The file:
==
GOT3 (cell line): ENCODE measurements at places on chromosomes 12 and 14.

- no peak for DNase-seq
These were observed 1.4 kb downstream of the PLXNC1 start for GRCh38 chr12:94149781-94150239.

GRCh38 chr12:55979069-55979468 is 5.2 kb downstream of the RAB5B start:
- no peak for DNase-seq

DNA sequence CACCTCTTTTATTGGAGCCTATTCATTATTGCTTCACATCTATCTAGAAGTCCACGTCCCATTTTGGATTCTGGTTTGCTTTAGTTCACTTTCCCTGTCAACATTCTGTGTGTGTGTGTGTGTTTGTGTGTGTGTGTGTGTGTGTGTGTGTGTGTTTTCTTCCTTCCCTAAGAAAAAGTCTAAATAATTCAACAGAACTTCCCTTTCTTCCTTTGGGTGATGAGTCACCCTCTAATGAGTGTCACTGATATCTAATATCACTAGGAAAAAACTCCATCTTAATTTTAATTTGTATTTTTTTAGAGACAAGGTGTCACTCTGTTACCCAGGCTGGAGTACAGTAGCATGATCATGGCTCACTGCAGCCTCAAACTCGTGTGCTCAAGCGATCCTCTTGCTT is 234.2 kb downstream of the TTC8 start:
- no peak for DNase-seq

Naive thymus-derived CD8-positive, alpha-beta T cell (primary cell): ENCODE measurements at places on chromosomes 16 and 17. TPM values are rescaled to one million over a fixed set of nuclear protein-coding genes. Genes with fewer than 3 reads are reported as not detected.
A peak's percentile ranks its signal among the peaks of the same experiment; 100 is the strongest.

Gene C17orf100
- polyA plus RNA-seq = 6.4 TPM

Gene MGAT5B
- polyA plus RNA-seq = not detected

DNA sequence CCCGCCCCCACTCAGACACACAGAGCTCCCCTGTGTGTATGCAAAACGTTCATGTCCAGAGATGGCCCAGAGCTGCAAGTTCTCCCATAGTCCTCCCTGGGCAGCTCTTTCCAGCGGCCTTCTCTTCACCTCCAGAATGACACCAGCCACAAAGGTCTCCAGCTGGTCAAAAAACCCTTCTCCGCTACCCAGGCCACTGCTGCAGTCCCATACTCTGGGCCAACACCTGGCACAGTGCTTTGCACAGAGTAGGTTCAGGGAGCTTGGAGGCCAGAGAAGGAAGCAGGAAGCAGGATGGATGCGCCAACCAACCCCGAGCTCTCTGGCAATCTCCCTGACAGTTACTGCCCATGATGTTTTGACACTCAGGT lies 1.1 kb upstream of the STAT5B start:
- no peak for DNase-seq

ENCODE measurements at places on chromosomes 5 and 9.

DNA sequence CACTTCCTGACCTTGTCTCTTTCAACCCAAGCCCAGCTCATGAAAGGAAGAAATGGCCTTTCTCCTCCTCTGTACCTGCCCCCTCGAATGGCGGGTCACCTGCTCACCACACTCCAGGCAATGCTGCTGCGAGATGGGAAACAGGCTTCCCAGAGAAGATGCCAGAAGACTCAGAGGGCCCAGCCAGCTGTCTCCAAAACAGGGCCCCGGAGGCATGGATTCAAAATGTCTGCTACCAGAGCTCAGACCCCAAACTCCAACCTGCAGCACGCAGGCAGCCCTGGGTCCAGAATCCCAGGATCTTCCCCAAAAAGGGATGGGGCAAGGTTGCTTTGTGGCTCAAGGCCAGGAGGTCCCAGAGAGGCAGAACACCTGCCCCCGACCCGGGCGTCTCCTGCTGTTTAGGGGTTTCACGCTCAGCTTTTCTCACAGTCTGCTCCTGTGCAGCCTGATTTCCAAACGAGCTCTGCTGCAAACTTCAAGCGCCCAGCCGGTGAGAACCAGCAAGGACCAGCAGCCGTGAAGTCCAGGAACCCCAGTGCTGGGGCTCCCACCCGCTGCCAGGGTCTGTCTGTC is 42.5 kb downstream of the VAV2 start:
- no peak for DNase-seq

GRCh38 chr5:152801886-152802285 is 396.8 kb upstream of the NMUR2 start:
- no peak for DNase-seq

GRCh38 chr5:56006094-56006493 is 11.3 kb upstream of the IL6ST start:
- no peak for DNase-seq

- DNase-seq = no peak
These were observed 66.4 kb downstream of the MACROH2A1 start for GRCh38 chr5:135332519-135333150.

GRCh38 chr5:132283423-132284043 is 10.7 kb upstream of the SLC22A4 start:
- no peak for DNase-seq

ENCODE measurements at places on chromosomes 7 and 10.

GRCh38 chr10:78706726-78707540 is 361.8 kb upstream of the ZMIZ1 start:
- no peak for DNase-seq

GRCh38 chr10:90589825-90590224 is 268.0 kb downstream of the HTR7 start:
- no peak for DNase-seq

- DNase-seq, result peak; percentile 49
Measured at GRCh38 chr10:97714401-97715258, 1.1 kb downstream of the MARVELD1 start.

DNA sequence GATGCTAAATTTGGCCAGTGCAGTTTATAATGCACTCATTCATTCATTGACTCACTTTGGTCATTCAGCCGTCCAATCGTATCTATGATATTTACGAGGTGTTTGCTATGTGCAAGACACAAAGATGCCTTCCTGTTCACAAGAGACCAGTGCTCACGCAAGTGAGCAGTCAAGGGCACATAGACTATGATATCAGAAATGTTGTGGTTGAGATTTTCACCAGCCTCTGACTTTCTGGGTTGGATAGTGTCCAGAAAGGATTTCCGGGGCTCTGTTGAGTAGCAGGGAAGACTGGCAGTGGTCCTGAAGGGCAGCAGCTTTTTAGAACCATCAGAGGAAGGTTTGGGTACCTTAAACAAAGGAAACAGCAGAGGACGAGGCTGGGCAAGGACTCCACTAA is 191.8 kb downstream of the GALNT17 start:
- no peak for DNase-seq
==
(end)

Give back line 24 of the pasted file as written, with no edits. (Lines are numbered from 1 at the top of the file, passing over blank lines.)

These were observed 66.4 kb downstream of the MACROH2A1 start for GRCh38 chr5:135332519-135333150.